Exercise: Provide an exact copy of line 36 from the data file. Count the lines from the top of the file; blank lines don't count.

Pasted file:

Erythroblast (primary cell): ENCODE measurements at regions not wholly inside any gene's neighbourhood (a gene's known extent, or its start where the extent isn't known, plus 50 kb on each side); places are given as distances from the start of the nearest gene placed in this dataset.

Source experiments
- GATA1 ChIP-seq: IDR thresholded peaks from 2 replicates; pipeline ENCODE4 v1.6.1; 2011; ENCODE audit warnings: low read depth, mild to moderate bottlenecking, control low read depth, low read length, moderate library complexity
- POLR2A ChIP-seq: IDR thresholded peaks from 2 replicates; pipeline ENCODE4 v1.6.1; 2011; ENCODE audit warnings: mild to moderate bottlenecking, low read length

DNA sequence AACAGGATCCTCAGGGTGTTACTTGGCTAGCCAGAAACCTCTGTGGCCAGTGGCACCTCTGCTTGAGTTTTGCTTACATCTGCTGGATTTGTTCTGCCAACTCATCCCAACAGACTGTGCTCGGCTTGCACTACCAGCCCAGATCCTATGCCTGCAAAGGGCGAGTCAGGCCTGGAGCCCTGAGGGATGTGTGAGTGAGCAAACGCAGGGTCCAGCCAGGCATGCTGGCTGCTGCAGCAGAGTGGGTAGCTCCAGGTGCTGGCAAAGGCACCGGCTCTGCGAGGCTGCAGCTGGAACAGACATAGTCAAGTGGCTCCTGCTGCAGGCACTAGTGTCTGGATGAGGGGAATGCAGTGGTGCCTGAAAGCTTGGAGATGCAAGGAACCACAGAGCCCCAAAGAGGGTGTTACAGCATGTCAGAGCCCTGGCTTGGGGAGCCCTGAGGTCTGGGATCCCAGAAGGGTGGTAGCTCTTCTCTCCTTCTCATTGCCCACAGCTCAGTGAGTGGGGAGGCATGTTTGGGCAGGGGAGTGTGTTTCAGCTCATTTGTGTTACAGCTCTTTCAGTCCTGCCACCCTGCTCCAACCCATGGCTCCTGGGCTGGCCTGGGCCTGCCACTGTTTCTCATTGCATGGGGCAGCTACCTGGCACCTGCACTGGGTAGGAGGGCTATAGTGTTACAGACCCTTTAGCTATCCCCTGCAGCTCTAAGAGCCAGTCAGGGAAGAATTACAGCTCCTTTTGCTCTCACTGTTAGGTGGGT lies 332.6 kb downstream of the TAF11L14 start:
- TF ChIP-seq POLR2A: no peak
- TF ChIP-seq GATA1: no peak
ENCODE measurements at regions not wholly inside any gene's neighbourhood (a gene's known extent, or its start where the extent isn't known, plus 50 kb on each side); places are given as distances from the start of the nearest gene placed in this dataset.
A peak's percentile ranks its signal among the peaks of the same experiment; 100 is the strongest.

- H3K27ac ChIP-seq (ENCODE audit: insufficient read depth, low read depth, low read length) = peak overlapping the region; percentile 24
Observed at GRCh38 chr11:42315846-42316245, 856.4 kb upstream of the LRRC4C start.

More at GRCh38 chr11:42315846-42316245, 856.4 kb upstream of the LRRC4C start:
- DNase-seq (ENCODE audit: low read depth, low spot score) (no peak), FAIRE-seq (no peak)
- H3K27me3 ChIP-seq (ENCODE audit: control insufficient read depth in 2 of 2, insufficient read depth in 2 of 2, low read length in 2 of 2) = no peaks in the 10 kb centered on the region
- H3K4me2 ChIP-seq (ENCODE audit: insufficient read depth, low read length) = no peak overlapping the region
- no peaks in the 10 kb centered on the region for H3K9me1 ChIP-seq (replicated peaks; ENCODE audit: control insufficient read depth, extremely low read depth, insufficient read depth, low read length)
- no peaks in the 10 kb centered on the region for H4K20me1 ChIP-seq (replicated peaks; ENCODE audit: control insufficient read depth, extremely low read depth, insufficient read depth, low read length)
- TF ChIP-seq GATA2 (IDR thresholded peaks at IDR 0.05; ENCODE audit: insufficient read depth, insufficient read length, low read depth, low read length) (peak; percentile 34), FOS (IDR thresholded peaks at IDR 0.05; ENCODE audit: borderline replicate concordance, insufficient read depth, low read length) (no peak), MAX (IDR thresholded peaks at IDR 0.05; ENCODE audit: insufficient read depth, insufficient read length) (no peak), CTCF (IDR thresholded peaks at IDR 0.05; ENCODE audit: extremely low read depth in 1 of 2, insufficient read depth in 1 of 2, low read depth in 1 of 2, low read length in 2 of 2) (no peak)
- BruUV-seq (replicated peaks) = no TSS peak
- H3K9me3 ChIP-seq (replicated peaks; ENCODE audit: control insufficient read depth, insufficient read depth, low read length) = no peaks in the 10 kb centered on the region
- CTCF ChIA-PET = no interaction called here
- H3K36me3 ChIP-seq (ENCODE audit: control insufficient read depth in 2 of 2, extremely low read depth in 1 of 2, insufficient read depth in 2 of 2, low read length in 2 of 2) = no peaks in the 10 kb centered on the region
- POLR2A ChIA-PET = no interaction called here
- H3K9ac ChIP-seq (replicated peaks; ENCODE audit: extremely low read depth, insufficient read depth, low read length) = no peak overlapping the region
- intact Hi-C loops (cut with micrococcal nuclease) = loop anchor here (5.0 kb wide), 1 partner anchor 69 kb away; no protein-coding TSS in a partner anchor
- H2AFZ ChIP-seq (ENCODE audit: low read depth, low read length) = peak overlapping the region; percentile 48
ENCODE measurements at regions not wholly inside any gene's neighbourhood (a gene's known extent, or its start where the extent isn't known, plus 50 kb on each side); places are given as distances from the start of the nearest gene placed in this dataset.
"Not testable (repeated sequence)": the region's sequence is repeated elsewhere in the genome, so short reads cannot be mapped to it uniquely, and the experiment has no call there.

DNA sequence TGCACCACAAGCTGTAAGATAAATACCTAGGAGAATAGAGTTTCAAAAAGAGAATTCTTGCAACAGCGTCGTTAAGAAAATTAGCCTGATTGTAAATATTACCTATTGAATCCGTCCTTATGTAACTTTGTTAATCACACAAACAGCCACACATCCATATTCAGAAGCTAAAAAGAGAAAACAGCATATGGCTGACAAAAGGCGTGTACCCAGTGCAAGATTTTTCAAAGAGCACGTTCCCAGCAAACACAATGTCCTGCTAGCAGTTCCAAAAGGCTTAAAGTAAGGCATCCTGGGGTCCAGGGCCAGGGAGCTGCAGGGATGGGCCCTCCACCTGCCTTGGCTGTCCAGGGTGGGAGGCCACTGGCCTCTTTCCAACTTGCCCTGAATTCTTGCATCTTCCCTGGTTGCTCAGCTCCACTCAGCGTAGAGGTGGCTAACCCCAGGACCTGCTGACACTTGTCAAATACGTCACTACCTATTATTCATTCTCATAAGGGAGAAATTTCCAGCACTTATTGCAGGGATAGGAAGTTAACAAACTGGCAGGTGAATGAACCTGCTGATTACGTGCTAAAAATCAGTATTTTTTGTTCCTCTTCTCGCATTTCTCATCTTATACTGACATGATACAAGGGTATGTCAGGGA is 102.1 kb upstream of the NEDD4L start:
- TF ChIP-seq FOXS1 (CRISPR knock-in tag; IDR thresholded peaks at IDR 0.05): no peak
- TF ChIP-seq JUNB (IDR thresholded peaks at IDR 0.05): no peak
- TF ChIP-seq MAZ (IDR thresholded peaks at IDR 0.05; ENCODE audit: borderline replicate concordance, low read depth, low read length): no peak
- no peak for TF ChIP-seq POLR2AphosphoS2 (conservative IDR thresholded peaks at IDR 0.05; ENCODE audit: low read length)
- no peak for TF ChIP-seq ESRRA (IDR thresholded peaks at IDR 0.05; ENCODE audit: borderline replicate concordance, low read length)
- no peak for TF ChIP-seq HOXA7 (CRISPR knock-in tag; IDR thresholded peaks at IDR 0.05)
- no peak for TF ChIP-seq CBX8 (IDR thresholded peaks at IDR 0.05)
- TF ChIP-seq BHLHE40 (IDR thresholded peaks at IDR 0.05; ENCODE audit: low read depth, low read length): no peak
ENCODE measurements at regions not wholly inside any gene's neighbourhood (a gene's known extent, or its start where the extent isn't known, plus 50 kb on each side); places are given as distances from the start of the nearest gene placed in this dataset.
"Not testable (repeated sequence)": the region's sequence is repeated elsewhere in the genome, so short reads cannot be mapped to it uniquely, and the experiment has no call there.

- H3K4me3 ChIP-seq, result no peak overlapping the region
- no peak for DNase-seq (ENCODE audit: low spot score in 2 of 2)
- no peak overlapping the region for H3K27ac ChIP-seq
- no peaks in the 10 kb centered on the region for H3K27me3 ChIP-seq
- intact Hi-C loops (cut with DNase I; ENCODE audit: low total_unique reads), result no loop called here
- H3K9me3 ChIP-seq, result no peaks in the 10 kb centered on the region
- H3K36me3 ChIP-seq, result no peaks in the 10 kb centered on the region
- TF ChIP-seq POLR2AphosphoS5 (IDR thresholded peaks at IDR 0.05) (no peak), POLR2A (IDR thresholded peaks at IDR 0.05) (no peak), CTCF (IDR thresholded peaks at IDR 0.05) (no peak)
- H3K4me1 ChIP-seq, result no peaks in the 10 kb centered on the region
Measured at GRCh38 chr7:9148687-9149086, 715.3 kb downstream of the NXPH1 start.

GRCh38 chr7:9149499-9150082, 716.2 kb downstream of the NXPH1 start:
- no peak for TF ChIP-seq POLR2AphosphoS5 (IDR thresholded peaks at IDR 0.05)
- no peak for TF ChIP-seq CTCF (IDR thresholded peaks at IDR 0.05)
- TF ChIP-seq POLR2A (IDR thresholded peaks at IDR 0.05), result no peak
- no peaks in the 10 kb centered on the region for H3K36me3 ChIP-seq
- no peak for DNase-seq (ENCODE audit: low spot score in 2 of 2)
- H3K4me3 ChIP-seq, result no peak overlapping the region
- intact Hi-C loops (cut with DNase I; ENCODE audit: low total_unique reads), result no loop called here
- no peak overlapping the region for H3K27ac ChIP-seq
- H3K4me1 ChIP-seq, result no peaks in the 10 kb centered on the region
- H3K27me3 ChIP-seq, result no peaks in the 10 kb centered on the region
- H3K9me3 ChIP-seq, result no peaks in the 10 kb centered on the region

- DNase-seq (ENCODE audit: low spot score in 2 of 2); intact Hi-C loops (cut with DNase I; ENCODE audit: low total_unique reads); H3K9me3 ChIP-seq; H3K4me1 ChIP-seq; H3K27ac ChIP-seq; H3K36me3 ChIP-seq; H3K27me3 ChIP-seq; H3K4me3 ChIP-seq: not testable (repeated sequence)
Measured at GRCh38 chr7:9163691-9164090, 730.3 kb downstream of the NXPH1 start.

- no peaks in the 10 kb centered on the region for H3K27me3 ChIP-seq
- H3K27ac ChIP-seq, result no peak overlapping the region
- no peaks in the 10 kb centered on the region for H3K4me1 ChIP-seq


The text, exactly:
- no peak for TF ChIP-seq CBX8 (IDR thresholded peaks at IDR 0.05)